CINnAMON

CINNAMON
(cinnamonum cassia)

 

Article by Kaniz F. Shah


Botanical Name: cinnamonum cassia
English Name:  cinnamon
Hindi Name:  dalchini
Popular Name(s): cinnamon, cassia
Kingdom: Plantae
Phylum/Division:  
Class: magnoliophyta
Order: lorales
Family: lauraceae (laurel)
Genus: cinnamonum
Species: c. cassia
Parts Used: dried bark
Habitat: China, Vietnam
Planting:  
Height:  
Taste:  sweet, bitter, pungent
Odor: spicy, warm, sweet
Effect / Energy:  warming
Extraction method: steam distilled from bark or leaf
Blends with:  
ph:  

Aromatherapy

Best essential oil for self-confidence

  • Psychological Properties:

    invigorates, strengthens, relieves mild depression
  • Subtle Properties:

    promotes self confidence, strengthens willpower and courage, invigorates
  • Associated animal:

    raven
 

Nutrients:

 

 

Properties:

Antibacterial, antifungal, antiviral

Plant Description:

Health Benefits of Cinnamon:

  • Diabetes Support:

    In a control group, research showed that cinnamon helped lower blood sugar, triglycerides, LDL cholesterol and overall cholesterol in people with type 2 diabetes. Cinnamon is a natural sweetener. It also contains polyphenols that seem to boost the action of insulin, which tell your body it has received something sweet so the body doesn’t need more. This helps avoid the roller coaster highs and lows that sugar can create.
  • Fights infections & Boosts the Immune System:

    Cinnamon contains antioxidants making it great to ward off colds. Add cinnamon oil to a steam and inhale to treat winter coughs. Do not take it internally. It also has antibacterial properties, which is great for upset stomach's. Aromatherapists use cinnamon oil to treat mild depression and exhaustion.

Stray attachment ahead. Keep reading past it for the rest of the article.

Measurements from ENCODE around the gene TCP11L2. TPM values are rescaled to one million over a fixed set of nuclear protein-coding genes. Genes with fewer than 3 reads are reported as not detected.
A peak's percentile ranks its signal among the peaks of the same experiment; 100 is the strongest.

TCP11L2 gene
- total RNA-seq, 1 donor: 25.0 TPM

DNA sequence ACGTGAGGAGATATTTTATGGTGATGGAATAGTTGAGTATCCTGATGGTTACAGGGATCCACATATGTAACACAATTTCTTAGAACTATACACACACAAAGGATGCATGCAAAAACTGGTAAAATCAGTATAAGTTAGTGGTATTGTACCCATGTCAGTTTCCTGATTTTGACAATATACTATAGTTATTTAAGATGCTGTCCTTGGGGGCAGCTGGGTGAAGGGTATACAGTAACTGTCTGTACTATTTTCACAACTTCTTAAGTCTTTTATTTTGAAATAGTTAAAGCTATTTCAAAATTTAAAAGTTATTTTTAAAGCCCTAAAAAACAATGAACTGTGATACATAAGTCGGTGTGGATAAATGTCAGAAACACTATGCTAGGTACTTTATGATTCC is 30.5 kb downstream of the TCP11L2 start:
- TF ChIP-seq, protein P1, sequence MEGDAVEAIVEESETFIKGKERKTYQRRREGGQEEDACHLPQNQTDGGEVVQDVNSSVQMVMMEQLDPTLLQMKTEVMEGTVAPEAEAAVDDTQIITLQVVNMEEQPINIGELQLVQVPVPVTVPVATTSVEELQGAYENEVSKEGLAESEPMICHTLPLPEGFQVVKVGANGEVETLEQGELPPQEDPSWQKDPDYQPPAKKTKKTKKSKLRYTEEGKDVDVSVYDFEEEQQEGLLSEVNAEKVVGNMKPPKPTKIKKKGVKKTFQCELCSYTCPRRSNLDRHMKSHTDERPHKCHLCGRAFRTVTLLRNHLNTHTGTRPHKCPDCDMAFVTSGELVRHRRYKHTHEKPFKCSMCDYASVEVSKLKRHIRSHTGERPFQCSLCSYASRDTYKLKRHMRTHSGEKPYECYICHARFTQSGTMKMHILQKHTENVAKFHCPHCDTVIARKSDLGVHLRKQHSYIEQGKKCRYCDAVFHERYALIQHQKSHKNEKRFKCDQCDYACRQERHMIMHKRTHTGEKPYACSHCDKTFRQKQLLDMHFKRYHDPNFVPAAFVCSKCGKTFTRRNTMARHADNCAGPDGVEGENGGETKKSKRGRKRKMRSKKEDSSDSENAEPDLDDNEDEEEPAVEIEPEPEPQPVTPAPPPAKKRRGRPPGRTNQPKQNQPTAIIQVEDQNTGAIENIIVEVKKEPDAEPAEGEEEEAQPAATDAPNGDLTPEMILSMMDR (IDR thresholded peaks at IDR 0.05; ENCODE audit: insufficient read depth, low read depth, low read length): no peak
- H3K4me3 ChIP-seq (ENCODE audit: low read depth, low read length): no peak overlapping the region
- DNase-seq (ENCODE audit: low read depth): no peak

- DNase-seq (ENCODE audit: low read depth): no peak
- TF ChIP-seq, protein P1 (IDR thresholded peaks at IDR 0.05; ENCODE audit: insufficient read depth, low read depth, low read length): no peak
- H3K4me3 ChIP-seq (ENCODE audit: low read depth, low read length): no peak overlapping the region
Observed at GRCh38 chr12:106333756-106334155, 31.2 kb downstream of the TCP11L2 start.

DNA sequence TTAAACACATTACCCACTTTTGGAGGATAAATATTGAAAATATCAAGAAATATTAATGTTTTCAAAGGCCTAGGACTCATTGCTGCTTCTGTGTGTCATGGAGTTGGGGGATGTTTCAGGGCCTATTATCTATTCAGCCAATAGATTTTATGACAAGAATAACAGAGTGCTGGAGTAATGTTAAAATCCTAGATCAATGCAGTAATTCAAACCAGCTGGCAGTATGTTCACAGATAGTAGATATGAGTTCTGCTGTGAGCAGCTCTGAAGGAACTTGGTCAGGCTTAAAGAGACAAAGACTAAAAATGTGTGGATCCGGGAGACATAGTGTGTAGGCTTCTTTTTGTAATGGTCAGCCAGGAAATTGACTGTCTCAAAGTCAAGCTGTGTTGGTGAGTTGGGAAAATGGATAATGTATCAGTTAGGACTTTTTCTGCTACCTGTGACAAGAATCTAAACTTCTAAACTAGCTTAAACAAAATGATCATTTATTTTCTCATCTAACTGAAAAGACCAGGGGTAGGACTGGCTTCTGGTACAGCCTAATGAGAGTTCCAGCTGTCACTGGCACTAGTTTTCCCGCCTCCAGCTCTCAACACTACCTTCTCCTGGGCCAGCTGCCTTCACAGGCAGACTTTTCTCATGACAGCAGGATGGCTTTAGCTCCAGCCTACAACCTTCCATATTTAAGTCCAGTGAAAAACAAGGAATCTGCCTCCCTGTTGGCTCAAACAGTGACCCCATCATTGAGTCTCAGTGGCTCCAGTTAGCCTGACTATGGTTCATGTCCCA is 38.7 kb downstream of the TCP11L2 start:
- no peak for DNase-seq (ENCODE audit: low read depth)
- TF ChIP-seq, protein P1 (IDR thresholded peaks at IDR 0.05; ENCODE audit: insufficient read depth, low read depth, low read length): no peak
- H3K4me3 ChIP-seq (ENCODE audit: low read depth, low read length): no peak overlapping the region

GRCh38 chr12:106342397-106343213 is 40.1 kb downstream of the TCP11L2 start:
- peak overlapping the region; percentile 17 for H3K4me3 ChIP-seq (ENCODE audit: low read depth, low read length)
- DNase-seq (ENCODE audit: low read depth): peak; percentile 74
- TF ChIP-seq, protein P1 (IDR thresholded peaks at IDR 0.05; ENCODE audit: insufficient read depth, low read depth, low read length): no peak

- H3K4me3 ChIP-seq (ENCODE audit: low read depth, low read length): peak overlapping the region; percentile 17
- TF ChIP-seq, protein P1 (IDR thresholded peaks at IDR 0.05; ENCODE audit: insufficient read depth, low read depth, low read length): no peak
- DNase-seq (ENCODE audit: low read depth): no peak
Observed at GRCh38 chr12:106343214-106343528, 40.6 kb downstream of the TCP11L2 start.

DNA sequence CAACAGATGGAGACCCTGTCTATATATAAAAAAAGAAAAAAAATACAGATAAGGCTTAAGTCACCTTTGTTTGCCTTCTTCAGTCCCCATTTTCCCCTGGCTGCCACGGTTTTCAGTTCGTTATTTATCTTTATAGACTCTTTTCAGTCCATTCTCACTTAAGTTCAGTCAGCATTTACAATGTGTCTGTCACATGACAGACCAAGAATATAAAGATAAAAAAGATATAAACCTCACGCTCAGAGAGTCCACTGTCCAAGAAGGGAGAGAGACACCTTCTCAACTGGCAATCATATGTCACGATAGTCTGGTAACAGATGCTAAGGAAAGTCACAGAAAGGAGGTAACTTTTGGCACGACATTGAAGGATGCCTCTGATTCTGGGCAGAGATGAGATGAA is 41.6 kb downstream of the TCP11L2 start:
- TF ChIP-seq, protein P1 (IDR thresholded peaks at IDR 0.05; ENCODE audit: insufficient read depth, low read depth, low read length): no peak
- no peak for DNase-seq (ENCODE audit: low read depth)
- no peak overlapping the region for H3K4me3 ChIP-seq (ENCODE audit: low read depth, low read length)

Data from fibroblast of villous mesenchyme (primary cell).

Cinnamon for the Skin and Hair:

WARNING:

This article is for informational purpose only. Cinnamon is not a treatment for any disease or condition. Cinnamon oil is an extreme skin irritant. Do not inhale. Use sparingly, diluted, with caution. Avoid during pregnancy. To ensure safety, it is best to do an allergy test. Consult your doctor before using for medical purposes.

Bibliography:

  1. "Single Essential Oils." Modern Essentials: A Contemporary Guide to the Therapeutic Use of Essential Oils. 4th ed. Orem: AromaTools, 2012. 51.
  2. Graedon, Terry. Cancer. The Peoples Pharmacy Quick and Handy Home Remedies. By Joe Graedon. Washington, DC: National Geographic Society, 2011. 74.
  3. Bull, Ruah. "The Spring Months." Daily Aromatherapy Transforming the Seasons of Your Life with Essential Oils. By Joni Keim. Berkeley: North Atlantic, 2008. 106.
  4. McVeigh, Sof. Treat Yourself Natural: Over 50 Easy-to-Make Homemade Remedies Gathered from Nature. , 2013. 116.

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